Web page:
Native animal categories
Native animals are categorised into four wildlife keeping schedules: Unprotected, Exempt, Basic and Specialist.
Unprotected native animals
Unprotected animals are not protected in the wild and you do not need a permit to take them into captivity, or to keep or sell them. See list of Unprotected animals.
However, dingoes may not be kept south of the dog fence. See the Biosecurity SA website for information about dingoes and the dog fence.
You do not need a permit to destroy Unprotected animals if they are causing or likely to cause damage to crops, stock or other property, and you are the landowner, a member of their household, or an employee or agent of the landowner.
However, you need a permit to hunt Unprotected animals. There are additional restrictions on galahs and little corellas. Permits are required to hunt galahs or little corellas as chicks or young flyers for the live pet trade, and to hunt them by trapping.
Protected native animals
The final three categories of native animals are protected in the wild.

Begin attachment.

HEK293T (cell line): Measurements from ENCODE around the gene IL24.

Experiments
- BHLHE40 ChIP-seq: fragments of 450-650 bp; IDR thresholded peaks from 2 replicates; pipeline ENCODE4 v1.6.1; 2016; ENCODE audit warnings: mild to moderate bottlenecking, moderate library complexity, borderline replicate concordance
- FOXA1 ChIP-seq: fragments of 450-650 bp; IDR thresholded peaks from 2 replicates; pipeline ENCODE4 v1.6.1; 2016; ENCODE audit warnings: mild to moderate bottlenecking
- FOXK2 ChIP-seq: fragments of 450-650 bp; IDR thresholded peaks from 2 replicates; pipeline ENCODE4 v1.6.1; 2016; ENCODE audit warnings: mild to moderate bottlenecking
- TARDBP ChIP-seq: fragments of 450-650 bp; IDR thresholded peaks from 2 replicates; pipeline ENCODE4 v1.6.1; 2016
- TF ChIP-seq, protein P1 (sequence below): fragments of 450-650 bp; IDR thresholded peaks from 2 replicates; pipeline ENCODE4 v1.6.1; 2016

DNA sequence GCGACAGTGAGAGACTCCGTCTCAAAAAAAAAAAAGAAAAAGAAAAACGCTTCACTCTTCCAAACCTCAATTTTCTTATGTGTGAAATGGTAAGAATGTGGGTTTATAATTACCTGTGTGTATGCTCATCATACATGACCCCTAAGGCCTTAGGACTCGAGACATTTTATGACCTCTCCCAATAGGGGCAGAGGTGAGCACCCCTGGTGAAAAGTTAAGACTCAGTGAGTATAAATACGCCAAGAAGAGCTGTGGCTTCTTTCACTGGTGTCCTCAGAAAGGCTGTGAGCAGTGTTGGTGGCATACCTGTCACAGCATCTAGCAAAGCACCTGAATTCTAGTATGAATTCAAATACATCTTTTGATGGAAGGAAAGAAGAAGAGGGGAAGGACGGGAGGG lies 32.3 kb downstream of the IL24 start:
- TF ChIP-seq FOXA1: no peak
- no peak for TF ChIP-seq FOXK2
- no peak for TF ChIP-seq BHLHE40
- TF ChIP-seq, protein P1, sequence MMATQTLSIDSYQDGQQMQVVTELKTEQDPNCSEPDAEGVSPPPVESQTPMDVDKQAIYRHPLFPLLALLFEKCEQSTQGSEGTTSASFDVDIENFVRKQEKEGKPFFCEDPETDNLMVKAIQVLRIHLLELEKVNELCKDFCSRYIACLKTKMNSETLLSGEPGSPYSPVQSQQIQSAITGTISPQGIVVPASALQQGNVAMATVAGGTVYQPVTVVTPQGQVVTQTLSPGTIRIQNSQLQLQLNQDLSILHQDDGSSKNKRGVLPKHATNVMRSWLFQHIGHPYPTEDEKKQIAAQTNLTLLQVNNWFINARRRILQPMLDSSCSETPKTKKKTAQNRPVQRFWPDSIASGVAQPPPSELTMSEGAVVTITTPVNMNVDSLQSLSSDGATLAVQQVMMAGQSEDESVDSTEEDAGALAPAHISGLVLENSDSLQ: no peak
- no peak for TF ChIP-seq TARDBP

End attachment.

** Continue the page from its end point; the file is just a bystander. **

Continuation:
For protected animals, you need a permit to:
- destroy animals causing or likely to cause damage on private land
- take from the wild to bring them into captivity
- rescue or rehabilitate
- import or export into or from the state
- keep or sell for scientific reasons.
Exempt animals are very common in captivity and/or their natural habitat. They are usually easy to keep in captivity. See list of Exempt animals.
You do not need a permit to keep, sell or receive as a gift Exempt animals.
Basic animals are common in captivity and/or their natural habitat. They are usually easy to keep in captivity. See list of Basic animals.
Specialist animals are any native animal that is not listed as Unprotected, Exempt or Basic. We don’t keep a list of them as there are thousands of species. If in doubt, you can check with the Fauna Permit Unit.
Specialist animals may be difficult to keep, threatened in the wild, in high demand from illegal trading, or special for another reason. They include venomous snakes, lace monitors, koalas, wombats and black cockatoos.
You always need a permit to keep or receive as a gift one or more Specialist animals. People applying for a Specialist permit must provide evidence that they have the skills and facilities needed to safely and properly care for these animals. Specialist permit holders may also keep or sell Basic animals under this permit.
List of all Unprotected, Exempt and Basic species
To see the category of your animal of interest, see the list of all Unprotected, Exempt and Basic species. Note that Specialist animals are not listed. A Specialist animal is simply any native animal not listed in the list of species.
Changes to categories - 1 July 2019
From 1 July 2019, some species of animals are in a different category. Check this summary of changes to keeping schedules to see if your animal of interest has been moved.